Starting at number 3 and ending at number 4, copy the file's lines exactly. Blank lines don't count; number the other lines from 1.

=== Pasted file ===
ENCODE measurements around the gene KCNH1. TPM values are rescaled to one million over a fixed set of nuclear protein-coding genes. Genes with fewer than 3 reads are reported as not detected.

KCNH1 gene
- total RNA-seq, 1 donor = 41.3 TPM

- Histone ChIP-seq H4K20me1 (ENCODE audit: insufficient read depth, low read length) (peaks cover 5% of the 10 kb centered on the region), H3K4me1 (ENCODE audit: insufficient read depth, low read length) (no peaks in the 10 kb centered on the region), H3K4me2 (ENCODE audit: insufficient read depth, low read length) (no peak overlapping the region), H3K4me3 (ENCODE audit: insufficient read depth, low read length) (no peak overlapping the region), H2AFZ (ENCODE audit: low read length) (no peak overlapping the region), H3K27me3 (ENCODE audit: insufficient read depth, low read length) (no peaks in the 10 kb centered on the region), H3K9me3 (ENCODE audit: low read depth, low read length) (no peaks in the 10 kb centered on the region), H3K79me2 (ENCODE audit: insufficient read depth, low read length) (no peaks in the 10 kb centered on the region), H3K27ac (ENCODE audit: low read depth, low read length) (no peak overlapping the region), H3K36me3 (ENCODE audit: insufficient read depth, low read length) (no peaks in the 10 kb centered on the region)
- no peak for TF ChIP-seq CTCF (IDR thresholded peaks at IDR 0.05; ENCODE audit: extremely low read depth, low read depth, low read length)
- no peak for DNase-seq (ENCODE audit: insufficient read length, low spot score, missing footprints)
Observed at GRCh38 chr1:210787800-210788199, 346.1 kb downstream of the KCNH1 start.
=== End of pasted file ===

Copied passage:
- total RNA-seq, 1 donor = 41.3 TPM

- Histone ChIP-seq H4K20me1 (ENCODE audit: insufficient read depth, low read length) (peaks cover 5% of the 10 kb centered on the region), H3K4me1 (ENCODE audit: insufficient read depth, low read length) (no peaks in the 10 kb centered on the region), H3K4me2 (ENCODE audit: insufficient read depth, low read length) (no peak overlapping the region), H3K4me3 (ENCODE audit: insufficient read depth, low read length) (no peak overlapping the region), H2AFZ (ENCODE audit: low read length) (no peak overlapping the region), H3K27me3 (ENCODE audit: insufficient read depth, low read length) (no peaks in the 10 kb centered on the region), H3K9me3 (ENCODE audit: low read depth, low read length) (no peaks in the 10 kb centered on the region), H3K79me2 (ENCODE audit: insufficient read depth, low read length) (no peaks in the 10 kb centered on the region), H3K27ac (ENCODE audit: low read depth, low read length) (no peak overlapping the region), H3K36me3 (ENCODE audit: insufficient read depth, low read length) (no peaks in the 10 kb centered on the region)